The FWB 600 10-meter target rifle.
This report covers:
- FWB 600
- Pump lever
- Things the 600 doesn’t have
- Power in an SSP
We are starting to look at the iconic FWB 600-series 10-meter target rifles, and today we are looking at the 600 — the first of the series. I got this rifle at this year’s Arkansas airgun show.
In 1974 Walther brought the LGR single stroke pneumatic target rifle to the world. It would last until 1989 and would supplant the recoilless spring-piston rifles of the time, most notably the FWB 300S. As a single-stroke it needed none of the mechanism that the 300S used to allow the action to move in the stock. The LGR sits dead still when fired. It’s also slimmer than the 300S and perhaps a few ounces lighter. So for a decade the LGR dominated the 10-meter target rifle scene.
I first saw the LGR in 1976, while visiting the picturesque German town of Rothenburg ob der Tauber, I went into a German gun store and there saw and held a Walther LGR. I was amazed by its size its weight and the beautiful construction. The store owner told me how it operated and that, too, was amazing. It was the first 10-meter target rifle I had ever seen.
Ten years after the LGR hit the market Feinwerkbau brought out their model 600 single-stroke pneumatic. That would be 1984. I have no doubt the German elves at FWB were working furiously behind the scenes, trying to catch up to Walther, but they took a decade to do so. That tells me they put some real thought into their new model.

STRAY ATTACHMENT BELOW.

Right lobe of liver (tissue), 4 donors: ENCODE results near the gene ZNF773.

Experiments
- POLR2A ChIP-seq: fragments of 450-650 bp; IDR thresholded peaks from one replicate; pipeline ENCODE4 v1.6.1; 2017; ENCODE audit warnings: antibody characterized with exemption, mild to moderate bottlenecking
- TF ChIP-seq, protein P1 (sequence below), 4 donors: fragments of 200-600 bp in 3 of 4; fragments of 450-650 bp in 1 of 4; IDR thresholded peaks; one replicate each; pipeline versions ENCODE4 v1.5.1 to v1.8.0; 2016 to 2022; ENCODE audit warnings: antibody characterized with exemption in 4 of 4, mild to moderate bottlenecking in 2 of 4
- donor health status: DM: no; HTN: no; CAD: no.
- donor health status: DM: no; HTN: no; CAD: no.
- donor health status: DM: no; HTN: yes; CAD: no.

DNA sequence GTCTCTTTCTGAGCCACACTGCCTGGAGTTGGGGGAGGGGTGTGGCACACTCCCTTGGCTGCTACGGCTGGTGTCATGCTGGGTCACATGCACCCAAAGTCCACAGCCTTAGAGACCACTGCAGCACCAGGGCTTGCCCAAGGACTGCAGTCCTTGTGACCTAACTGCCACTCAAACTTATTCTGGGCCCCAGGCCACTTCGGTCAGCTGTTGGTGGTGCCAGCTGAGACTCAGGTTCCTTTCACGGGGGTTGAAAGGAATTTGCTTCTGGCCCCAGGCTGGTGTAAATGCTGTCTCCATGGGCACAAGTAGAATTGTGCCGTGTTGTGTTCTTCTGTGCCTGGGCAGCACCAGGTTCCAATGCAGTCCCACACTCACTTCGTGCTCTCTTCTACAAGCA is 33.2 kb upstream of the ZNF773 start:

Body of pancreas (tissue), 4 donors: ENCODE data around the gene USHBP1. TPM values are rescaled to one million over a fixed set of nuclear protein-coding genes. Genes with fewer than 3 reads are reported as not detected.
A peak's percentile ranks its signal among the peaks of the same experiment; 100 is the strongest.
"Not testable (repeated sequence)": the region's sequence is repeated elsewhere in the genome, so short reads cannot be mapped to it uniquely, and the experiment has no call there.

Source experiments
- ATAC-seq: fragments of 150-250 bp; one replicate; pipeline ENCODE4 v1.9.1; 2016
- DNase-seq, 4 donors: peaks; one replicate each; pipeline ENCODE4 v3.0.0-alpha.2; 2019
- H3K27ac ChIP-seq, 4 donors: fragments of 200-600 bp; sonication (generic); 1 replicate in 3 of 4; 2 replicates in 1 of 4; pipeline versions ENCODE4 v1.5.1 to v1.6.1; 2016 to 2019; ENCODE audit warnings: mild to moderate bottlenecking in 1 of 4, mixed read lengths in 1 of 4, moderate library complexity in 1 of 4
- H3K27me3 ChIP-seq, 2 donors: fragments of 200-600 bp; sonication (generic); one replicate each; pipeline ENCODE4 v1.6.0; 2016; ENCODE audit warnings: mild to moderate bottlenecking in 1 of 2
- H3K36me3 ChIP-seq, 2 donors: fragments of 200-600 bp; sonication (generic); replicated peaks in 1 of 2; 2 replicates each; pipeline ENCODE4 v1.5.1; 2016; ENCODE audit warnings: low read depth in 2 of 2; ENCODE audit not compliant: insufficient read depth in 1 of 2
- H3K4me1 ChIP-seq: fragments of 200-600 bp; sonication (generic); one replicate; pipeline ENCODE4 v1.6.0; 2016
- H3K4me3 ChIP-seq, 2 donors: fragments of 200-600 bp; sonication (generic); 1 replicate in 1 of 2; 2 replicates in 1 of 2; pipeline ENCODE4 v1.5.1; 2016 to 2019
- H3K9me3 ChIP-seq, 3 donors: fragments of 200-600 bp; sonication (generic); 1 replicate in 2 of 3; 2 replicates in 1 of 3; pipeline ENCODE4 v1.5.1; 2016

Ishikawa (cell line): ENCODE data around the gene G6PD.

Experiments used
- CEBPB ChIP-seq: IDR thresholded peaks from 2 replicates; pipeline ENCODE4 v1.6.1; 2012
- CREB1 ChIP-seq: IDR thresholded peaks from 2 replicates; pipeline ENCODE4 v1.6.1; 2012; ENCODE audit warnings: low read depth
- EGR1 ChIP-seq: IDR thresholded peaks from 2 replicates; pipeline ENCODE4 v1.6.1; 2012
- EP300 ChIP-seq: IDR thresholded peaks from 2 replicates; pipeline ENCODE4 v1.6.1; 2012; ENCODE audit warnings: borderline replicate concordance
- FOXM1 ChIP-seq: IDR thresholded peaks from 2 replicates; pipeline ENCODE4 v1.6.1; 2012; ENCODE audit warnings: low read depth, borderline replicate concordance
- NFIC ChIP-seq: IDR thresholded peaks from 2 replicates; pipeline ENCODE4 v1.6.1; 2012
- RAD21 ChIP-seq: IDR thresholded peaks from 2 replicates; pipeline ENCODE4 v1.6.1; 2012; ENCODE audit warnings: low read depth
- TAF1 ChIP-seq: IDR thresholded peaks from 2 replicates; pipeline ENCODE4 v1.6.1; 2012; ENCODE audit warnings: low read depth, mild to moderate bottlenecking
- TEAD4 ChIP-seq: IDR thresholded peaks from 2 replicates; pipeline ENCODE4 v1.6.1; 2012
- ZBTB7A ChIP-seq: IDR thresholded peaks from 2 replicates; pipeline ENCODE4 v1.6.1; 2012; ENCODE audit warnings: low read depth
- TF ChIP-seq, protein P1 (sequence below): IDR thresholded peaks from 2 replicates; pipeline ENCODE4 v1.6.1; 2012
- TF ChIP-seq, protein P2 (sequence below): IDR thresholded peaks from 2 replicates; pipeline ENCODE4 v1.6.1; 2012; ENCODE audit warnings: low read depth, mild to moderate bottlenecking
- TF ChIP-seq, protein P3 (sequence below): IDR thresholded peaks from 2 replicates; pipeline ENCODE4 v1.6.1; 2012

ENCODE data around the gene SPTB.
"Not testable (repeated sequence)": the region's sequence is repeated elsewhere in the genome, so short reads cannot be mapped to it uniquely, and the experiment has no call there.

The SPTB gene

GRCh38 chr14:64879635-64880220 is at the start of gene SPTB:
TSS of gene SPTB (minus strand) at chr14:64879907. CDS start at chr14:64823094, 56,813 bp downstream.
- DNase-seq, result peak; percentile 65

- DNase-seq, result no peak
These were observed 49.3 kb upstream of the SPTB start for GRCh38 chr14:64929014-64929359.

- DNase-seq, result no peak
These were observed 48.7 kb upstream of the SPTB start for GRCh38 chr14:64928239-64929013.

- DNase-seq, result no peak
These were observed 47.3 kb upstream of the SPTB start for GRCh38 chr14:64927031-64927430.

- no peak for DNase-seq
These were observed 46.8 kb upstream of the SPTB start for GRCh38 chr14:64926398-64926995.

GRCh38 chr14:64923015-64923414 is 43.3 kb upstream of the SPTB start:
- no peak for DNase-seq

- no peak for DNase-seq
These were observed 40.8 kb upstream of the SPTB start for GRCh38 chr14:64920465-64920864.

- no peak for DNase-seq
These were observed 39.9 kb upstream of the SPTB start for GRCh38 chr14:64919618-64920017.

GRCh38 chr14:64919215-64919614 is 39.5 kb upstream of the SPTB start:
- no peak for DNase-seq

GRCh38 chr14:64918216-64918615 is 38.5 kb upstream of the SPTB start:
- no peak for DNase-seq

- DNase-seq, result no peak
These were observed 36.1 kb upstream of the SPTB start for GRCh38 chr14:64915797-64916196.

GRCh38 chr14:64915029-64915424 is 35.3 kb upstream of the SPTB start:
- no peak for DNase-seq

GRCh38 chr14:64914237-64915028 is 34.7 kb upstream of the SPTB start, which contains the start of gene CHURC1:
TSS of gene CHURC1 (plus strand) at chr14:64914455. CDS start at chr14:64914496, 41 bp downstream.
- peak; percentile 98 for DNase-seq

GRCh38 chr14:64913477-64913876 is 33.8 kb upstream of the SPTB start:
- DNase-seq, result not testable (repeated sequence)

To the uninitiated the 600 probably looks quite similar to the LGR, but there are some important differences. First and foremost, I believe, is the pump lever. On the LGR the lever pivots at the rear of the action, which means when the lever is pumped and closed your hands are forward and away from your body. Both arms have to press against one another, making the pump stroke quite stressful. Maybe once or twice is no problem, but in a 60-shot men’s match plus sighters, it is tiring.
The 600, in contrast is pivoted at the front of the lever. When you pump the lever and close it the butt of the rifle is against your right side, making the stroke much easier. The FWB loading cover flips up when the lever reaches its most open point. The LGR loading port is manual and requires a separate unlocking action.
The Walther LGR pump lever (top) pivots at the rear. The 600 lever pivots at the front.
Then there is the loading port itself, which on the 600 is huge and wide open. The LGR port is smaller and it’s harder to access the breech.
The FWB loading port springs wide open when the pump lever is moved all the way open.